Protesters Decry Police Violence at Altadena March

Ian Burke Jameson from Pasadenans and Altadenans Against Police Violence, leads the rally against police violence.Alice Meerson, of Pasadena, takes part in the rally against police violence. She said at the rally Protestors walk along Fair Oaks Avenue in protest against police violence in Pasadena and Altadena.Sum-aku Hi Ali, of Pasadena, takes part in the protest against police violence.Ian Burke Jameson, left, and Melissa Michelson, both from Pasadenans and Altadenans Against Police Violence. About 50 Protestors walk along Fair Oaks Avenue in protest against police violence in Pasadena and Altadena.Protestors walk along Fair Oaks Avenue in protest against police violence in Pasadena and Altadena.Randy Dulaney, of Pasadena, sells t-shirts that read About 50 Protestors walk along Fair Oaks Avenue in protest against police violence.


1:11 pm | April 14, 2018

Dozens of demonstrators gathered in Pasadena Saturday in solidarity with protesters outraged over last months fatal police shooting of Stephon Clark in Sacramento, as well as to call attention to local issues of alleged police brutality and demand reforms.

Members and supporters of the activist group Pasadenans and Altadenans Against Police Violence carried signs and chanted slogans demanding police be held accountable for the deaths of unarmed minorities as they made laps around the intersection of Fair Oaks Avenue and Woodbury Road.

The rally started and ended at the Altadena Mobil gas station where 21-year-old Christopher Ballew was injured by two Pasadena police officers during a controversial traffic stop and arrest on Nov. 9. Ballew suffered a broken leg and other injuries during the encounter with the officers.

“We’re drawing awareness,” said group co-organizer Melissa Michelson. “If we go away, the issue will go away. We’re here for the community.”

Michelson said she was encouraged by the constant chorus of cars honking in support of the demonstrators, but would like to see more community members take a direct role in advocacy.

“I really wish that there was more active participation,” she said, particularly in the Northwest Pasadena area. While support for the movement online is strong, “We’re trying to get some of that activism off of social media and onto the street,” she said.

Demonstrators shouted the names of other people who have died in police shootings, or in police custody, in the Pasadena area.

They included Reginald Thomas Jr., 35, who died after a struggle with six Pasadena police officers in which he was Tased, struck and subdued with handcuffs and ankle restraints on Sept. 30, 2016.

Police allege he died from an overdose of methamphetamine and PCP, while Thomas’ family and attorney maintain his death was the result of police brutality. An autopsy report released last week shows Los Angeles County Medical Examiner-Coroner’s investigators were unable to determine an official cause of death, and the District Attorney’s office announced the involved officers will not face criminal charges.

Demonstrators also carried pictures of others killed in controversial police shootings in Pasadena, including 19-year-old Kendrec McDade of Azusa on March 24, 2012 and 38-year-old Leroy Barnes of Pasadena on Feb. 19, 2009.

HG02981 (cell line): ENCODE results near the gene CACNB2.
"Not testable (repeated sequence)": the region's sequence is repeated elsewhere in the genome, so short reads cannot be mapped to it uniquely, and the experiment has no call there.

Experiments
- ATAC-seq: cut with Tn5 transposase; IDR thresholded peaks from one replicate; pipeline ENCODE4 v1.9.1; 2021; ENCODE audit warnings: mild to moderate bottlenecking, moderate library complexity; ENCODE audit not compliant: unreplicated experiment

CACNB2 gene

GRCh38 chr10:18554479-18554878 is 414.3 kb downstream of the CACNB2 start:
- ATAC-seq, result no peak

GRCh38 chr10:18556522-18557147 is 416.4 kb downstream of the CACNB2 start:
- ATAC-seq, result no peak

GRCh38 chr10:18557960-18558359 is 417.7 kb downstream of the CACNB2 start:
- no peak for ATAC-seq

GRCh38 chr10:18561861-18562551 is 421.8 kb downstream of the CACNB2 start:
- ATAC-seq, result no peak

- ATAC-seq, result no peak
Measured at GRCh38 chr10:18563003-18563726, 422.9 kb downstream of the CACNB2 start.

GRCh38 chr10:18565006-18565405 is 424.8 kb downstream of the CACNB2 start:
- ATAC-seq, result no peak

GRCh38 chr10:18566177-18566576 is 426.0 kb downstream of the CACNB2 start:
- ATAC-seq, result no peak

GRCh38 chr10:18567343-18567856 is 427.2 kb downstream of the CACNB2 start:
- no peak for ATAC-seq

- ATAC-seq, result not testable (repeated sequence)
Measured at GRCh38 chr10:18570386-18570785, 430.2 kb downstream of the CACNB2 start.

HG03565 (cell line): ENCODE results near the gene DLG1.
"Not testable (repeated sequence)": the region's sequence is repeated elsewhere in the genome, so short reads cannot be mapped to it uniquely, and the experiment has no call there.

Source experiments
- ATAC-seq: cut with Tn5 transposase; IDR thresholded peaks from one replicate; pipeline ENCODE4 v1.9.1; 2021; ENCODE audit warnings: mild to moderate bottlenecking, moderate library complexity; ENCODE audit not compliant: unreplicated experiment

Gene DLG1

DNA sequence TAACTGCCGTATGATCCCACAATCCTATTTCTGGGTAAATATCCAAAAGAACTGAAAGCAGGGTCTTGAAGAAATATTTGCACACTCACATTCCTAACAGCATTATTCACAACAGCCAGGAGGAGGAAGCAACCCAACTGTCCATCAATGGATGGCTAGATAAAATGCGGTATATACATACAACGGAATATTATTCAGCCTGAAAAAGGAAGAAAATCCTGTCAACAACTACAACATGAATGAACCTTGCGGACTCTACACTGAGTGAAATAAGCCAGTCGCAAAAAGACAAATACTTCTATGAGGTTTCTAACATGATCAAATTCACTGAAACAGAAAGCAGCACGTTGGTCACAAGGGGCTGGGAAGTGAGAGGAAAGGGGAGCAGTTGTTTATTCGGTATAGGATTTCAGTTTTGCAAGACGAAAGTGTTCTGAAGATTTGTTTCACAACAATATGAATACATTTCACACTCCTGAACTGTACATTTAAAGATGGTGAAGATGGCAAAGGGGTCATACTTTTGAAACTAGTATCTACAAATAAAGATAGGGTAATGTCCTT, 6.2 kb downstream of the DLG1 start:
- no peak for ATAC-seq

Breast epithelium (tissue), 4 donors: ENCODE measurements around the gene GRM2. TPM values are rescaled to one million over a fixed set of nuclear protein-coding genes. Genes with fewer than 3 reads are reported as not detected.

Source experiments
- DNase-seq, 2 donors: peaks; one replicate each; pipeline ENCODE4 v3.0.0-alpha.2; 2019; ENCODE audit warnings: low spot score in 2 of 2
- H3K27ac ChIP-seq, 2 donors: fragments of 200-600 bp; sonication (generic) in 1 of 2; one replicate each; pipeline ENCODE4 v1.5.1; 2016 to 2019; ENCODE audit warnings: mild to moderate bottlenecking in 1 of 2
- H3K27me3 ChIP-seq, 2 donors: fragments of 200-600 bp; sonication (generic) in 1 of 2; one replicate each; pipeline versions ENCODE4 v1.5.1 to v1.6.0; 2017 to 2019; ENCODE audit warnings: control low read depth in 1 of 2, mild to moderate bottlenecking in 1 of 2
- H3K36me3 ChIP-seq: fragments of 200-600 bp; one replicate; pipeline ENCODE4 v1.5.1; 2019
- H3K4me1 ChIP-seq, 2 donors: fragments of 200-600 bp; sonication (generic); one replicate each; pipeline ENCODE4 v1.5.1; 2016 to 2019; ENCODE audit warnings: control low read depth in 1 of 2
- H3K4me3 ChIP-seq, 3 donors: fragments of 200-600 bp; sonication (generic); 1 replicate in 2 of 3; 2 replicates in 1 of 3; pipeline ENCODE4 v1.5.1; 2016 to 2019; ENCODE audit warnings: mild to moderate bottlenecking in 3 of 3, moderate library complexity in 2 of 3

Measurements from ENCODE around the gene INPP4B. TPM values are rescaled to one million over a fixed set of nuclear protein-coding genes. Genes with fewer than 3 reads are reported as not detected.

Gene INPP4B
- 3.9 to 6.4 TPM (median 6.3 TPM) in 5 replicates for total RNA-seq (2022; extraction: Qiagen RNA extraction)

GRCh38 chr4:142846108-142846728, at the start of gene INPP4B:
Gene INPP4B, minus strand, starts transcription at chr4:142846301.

Pasadenans and Altadenans Against Police Violence Member Ian Burke Jameson said the group had several demands of the Pasadena Police Department.

Needed are an independent police auditor, an independent review of the Ballew incident, public disclosures of police misconduct, “sweeping use-of-force reform” with assistance from the American Civil Liberties Union, the firing of the officers involved in the Kendrec McDade shooting and the Ballew arrest, and the disbandment of the department’s Special Enforcement Section, a gang unit he said uses unconstitutional tactics such as “stop and frisk.”

Demonstrators also call for the resignation of Los Angeles County District Attorney Jackie Lacey, for failing to file charges against any of the officers involved in the controversial use-of-force incidents, Jameson said.

Pasadena’s incoming Interim Police Chief John Perez is scheduled to take charge of the department Wednesday to replace retiring Chief Phillip Sanchez. He is expected to discuss issues including independent department reviews and re-examination of use-of-force policies as part of a “Change of Command Review” at Wednesday evening’s Public Safety Committee hearing.

Jameson said he was taking a “wait and see” approach to the interim chief, but added that he also had his doubts as to whether the new leadership would result in significant change. He said he was particularly concerned the Perez has been deeply involved in the department’s Special Enforcement Section.

Examining the issues is not enough, Jameson said. “We want concrete reforms put into place.”

“We hope Interim Chief Perez is going to institute the reforms needed to top the terrorization of people of color,” he said.

Immigrant rights activist Nativo Lopez said he happened to jog by the demonstration.

“I saw some people with protest signs, so I stopped to join the protest,” he said.

Lopez described working in Pasadena in the early 80s, when he said he and his colleagues found themselves under surveillance by the LAPD and FBI under the covert “COINTENELPRO,” or Counter Intelligence Program.

“We’re still fighting the fight to end death at the hands of the police. The LAPD, the Pasadena Police Department, the Sacramento Police Department.”